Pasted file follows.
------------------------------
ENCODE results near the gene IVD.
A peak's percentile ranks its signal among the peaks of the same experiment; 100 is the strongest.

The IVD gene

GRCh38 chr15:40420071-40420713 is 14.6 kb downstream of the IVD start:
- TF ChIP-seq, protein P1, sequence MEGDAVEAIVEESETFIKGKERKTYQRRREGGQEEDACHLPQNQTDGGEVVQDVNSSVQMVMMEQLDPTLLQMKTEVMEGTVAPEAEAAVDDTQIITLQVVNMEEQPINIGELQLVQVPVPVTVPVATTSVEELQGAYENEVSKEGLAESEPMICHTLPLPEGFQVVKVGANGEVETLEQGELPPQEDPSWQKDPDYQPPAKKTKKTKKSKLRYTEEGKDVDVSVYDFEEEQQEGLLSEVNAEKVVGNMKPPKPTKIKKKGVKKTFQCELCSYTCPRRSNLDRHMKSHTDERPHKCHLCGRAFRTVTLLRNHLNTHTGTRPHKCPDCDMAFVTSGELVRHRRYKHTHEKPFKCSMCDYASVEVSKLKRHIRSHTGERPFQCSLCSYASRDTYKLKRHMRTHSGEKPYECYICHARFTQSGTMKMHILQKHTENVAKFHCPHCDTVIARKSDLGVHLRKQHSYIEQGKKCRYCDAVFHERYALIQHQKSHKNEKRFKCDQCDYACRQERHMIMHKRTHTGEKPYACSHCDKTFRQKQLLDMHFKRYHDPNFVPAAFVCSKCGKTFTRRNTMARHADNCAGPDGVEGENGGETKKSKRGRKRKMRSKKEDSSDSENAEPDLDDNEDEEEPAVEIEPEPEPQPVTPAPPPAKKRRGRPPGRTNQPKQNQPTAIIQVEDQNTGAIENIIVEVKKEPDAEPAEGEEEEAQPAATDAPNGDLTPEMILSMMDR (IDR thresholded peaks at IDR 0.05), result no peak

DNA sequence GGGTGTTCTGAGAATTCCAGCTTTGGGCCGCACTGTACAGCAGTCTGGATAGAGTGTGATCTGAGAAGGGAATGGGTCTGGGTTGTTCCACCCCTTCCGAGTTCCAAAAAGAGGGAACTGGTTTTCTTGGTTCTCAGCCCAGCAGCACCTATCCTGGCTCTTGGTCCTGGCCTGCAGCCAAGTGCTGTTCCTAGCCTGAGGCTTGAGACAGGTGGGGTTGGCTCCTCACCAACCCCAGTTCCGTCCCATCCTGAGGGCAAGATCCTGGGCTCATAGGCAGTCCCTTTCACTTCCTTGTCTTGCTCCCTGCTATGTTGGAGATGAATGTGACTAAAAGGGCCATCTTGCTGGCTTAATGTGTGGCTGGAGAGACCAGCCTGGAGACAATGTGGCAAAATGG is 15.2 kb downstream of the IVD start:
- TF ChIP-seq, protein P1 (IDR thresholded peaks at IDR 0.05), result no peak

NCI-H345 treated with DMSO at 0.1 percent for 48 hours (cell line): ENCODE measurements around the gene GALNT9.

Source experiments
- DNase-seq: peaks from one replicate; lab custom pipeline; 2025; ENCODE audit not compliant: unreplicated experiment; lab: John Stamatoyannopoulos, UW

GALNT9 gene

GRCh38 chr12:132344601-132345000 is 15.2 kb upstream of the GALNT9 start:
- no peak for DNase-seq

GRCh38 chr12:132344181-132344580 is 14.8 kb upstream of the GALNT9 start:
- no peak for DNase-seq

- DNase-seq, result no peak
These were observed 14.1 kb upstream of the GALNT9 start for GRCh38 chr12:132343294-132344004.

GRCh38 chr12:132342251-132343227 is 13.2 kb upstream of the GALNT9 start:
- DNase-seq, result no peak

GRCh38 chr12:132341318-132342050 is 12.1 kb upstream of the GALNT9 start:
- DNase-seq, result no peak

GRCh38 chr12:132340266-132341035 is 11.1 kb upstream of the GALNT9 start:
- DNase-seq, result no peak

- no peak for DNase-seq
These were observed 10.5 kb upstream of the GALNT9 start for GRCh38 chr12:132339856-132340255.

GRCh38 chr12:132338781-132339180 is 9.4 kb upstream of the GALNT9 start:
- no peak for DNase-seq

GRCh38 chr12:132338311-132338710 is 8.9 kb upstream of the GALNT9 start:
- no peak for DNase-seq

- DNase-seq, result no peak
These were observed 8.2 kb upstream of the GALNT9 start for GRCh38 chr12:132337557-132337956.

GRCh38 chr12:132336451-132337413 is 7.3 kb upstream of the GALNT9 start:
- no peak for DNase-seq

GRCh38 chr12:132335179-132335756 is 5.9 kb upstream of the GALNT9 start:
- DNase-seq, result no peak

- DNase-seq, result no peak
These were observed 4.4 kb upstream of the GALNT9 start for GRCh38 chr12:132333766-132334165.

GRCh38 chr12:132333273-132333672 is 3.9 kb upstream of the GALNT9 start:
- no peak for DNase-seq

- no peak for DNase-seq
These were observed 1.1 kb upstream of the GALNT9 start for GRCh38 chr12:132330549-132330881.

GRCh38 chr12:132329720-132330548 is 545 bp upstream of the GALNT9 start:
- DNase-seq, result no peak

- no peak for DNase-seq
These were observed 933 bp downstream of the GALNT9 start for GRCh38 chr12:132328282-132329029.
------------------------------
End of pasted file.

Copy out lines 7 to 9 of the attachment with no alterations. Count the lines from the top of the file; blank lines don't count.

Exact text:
- TF ChIP-seq, protein P1 (IDR thresholded peaks at IDR 0.05), result no peak

NCI-H345 treated with DMSO at 0.1 percent for 48 hours (cell line): ENCODE measurements around the gene GALNT9.

Source experiments